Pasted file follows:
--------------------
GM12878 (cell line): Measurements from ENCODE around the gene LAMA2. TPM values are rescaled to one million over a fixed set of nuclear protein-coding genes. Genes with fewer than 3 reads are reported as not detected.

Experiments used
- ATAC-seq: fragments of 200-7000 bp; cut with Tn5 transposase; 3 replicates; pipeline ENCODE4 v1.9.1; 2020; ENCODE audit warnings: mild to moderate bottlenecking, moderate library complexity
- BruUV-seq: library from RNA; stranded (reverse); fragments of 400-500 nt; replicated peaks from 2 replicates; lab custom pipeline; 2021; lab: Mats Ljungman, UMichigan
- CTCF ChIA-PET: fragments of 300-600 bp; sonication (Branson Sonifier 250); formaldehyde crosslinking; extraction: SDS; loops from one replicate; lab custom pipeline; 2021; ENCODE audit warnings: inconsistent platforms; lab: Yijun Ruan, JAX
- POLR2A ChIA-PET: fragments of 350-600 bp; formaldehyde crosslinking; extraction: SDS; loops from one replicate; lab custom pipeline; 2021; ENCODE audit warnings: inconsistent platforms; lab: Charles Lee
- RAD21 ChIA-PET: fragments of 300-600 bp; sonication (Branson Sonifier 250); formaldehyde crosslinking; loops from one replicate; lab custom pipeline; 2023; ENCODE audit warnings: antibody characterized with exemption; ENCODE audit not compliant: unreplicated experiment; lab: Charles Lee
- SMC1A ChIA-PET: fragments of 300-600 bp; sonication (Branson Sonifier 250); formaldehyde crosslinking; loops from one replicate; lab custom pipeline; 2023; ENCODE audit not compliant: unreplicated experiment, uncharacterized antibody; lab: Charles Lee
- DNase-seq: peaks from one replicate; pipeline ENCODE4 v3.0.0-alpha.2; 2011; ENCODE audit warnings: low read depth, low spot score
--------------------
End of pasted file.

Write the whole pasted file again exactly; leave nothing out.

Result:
GM12878 (cell line): Measurements from ENCODE around the gene LAMA2. TPM values are rescaled to one million over a fixed set of nuclear protein-coding genes. Genes with fewer than 3 reads are reported as not detected.

Experiments used
- ATAC-seq: fragments of 200-7000 bp; cut with Tn5 transposase; 3 replicates; pipeline ENCODE4 v1.9.1; 2020; ENCODE audit warnings: mild to moderate bottlenecking, moderate library complexity
- BruUV-seq: library from RNA; stranded (reverse); fragments of 400-500 nt; replicated peaks from 2 replicates; lab custom pipeline; 2021; lab: Mats Ljungman, UMichigan
- CTCF ChIA-PET: fragments of 300-600 bp; sonication (Branson Sonifier 250); formaldehyde crosslinking; extraction: SDS; loops from one replicate; lab custom pipeline; 2021; ENCODE audit warnings: inconsistent platforms; lab: Yijun Ruan, JAX
- POLR2A ChIA-PET: fragments of 350-600 bp; formaldehyde crosslinking; extraction: SDS; loops from one replicate; lab custom pipeline; 2021; ENCODE audit warnings: inconsistent platforms; lab: Charles Lee
- RAD21 ChIA-PET: fragments of 300-600 bp; sonication (Branson Sonifier 250); formaldehyde crosslinking; loops from one replicate; lab custom pipeline; 2023; ENCODE audit warnings: antibody characterized with exemption; ENCODE audit not compliant: unreplicated experiment; lab: Charles Lee
- SMC1A ChIA-PET: fragments of 300-600 bp; sonication (Branson Sonifier 250); formaldehyde crosslinking; loops from one replicate; lab custom pipeline; 2023; ENCODE audit not compliant: unreplicated experiment, uncharacterized antibody; lab: Charles Lee
- DNase-seq: peaks from one replicate; pipeline ENCODE4 v3.0.0-alpha.2; 2011; ENCODE audit warnings: low read depth, low spot score